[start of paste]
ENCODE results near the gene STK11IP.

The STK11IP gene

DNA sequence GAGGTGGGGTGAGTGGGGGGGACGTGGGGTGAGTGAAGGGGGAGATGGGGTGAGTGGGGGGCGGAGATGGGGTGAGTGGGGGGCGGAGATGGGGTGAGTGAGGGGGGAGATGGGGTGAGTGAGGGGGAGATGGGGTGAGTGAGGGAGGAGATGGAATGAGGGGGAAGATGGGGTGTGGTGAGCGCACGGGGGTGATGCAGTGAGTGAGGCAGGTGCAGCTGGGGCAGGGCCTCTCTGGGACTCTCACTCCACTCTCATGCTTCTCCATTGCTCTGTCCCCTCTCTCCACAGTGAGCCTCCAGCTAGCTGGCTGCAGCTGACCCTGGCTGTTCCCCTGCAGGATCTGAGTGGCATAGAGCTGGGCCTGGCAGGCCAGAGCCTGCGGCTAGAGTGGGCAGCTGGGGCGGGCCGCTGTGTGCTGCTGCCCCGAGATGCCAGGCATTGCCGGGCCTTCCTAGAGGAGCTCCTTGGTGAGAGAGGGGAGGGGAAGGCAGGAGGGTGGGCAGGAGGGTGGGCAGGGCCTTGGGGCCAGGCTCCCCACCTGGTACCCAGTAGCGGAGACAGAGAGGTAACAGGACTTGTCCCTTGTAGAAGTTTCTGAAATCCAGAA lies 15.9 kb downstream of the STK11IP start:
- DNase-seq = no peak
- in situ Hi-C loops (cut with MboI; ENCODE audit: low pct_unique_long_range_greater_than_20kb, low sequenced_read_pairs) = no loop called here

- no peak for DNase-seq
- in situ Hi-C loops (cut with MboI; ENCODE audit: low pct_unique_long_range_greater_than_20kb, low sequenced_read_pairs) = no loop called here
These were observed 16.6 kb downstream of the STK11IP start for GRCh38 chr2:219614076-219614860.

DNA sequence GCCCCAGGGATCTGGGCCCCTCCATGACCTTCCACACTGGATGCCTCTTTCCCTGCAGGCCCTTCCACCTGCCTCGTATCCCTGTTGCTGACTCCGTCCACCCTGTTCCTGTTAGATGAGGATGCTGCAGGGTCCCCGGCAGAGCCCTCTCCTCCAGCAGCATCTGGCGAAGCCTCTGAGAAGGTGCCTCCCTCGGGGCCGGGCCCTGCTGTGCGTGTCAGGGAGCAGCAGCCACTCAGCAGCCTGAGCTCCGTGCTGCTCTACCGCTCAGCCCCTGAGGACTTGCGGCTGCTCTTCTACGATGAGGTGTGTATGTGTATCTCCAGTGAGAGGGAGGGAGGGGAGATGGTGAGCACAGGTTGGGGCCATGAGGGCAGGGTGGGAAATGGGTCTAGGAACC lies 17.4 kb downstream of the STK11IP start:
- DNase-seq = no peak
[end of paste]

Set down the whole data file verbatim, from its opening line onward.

ENCODE results near the gene STK11IP.

The STK11IP gene

DNA sequence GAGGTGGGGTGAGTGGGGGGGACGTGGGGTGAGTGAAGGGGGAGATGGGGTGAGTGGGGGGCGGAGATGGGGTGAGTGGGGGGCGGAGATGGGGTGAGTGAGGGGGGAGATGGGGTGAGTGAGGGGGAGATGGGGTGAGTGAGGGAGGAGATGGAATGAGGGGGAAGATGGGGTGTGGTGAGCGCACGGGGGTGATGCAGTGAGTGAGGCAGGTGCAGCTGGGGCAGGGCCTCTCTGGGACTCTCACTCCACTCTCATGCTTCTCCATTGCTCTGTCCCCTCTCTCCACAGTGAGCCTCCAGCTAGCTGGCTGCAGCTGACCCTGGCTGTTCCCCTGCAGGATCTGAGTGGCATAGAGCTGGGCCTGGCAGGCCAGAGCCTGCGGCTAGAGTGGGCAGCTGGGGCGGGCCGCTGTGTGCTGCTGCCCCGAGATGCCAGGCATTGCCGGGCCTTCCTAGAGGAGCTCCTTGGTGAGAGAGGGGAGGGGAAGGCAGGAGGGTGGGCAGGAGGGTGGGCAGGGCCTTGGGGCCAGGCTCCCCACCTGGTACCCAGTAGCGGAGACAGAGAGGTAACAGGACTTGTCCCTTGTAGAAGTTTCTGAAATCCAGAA lies 15.9 kb downstream of the STK11IP start:
- DNase-seq = no peak
- in situ Hi-C loops (cut with MboI; ENCODE audit: low pct_unique_long_range_greater_than_20kb, low sequenced_read_pairs) = no loop called here

- no peak for DNase-seq
- in situ Hi-C loops (cut with MboI; ENCODE audit: low pct_unique_long_range_greater_than_20kb, low sequenced_read_pairs) = no loop called here
These were observed 16.6 kb downstream of the STK11IP start for GRCh38 chr2:219614076-219614860.

DNA sequence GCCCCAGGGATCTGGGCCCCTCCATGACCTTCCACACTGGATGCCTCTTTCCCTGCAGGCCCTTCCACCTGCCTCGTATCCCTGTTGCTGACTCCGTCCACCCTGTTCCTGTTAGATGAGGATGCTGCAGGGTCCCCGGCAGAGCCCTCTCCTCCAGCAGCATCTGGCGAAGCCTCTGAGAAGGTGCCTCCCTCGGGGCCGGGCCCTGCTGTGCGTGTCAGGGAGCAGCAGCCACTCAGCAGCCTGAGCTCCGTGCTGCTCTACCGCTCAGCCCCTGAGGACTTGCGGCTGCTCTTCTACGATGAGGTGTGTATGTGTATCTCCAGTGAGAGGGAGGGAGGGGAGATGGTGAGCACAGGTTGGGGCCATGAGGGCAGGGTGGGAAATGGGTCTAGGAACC lies 17.4 kb downstream of the STK11IP start:
- DNase-seq = no peak